• Maisie Loh

Your Aging Brain Will Improve With Music Lessons


Music lessons are more than just expressing yourself and to socialize with others. For many parents, they had hoped that getting their children to learn a new musical instrument could help them improve their IQ. Though in two randomized trials in 2013 showed no consistent evidence that learning music improves a child’s IQ. Though learning music might help with solving math problems. That’s because music is structural, mathematical, and architectural based on the relationship between one note and another. But there’s been much focus on the effects of music learning on kids. What about aging adults? How will your aging brain improve with music lessons?


Music Playing Increase White Matter In Your Brain


There has been evidence to show that musical training at a young age could have a lasting impact on the brain. It creates additional neural connections in childhood that can last a lifetime and help to compensate for cognitive declines as the brain ages.


Studies have also shown an increase in the volume of white matter for adults playing music. White matter points to the brain’s plasticity. The brain’s plasticity, also known as neuroplasticity is its ability to adapt in response to experience, environment, or behaviour. This also shows the power of musical training to enhance and build connections within the brain.


How To Keep Your Mind Young With Music


What if you have never played a musical instrument in your life? Well, it is never too late to start! As all our brains are malleable to new experiences, we should not obstruct its ability to adapt and to grow just because of aging. Besides, learning to play a musical instrument can also help improve your bond with your kids. Music has a way of bringing people together. Just look at how toddlers groove to the music. Even those suffering from dementia light up when they hear the music they love in their youth.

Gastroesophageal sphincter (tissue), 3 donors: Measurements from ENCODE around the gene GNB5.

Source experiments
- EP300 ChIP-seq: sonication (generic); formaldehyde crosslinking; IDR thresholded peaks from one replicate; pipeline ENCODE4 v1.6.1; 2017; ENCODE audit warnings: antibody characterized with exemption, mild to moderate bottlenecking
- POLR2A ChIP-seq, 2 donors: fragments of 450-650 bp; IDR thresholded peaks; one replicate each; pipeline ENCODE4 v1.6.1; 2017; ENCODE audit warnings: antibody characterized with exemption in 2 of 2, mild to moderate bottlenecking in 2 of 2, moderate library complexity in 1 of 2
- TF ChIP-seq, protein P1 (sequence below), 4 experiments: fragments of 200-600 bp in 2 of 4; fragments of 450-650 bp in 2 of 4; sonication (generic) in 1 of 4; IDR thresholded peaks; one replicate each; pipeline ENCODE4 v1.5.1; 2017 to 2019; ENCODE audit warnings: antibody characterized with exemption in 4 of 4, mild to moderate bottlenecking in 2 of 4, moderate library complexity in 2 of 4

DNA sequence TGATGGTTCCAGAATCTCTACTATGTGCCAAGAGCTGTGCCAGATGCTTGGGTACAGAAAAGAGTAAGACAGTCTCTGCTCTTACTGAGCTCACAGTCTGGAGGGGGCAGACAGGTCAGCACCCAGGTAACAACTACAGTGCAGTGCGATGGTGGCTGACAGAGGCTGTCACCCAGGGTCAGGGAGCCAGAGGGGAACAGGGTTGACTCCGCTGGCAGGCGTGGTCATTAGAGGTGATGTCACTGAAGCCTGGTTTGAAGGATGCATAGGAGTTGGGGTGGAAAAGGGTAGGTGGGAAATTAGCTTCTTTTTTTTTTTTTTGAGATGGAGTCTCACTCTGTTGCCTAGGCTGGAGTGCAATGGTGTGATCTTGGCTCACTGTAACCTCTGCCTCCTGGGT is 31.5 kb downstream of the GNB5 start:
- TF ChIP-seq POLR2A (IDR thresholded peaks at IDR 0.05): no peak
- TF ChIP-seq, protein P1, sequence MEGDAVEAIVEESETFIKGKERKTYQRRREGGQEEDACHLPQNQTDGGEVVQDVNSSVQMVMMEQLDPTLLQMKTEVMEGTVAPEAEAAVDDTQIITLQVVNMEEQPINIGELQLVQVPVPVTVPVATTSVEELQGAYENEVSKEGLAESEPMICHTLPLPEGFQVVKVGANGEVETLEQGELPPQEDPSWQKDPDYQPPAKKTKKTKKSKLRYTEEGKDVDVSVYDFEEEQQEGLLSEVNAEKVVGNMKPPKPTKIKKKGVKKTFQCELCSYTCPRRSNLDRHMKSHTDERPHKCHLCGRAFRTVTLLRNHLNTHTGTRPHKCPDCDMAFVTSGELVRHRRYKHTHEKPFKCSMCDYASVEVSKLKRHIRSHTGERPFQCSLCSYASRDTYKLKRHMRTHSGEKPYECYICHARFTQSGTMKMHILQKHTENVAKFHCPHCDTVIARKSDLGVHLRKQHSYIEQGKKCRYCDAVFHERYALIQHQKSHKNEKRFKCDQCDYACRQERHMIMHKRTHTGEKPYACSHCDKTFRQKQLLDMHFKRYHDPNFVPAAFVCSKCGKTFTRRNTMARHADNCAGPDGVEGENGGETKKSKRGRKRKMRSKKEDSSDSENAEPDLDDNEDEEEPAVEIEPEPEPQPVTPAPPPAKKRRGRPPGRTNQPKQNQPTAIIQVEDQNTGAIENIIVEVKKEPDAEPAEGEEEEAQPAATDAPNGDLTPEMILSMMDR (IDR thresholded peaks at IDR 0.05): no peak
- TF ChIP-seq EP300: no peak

Aging adults tend to listen to old songs from their teens and in their 20s. New music challenges the brain in a way that old music doesn’t. If you haven’t been listening to any new hits, it might be time to start tuning in to new songs from this era. This unfamiliarity will get your brain to adapt to new sounds.


Pay attention to how your body responds to the different types of music. Go for the form of music that resonates with your body. In this way, you learn to pay attention to both your mind and your body, deepening your experience.


Learn Music


Learning music helps you grow more white matter in your brain, helps you bond with your children. It also helps you to adapt to new experiences. Ritmo Music Studio offers various music programs for both adults and children in Singapore. Check out our programs and you can sign up for a trial lesson too.


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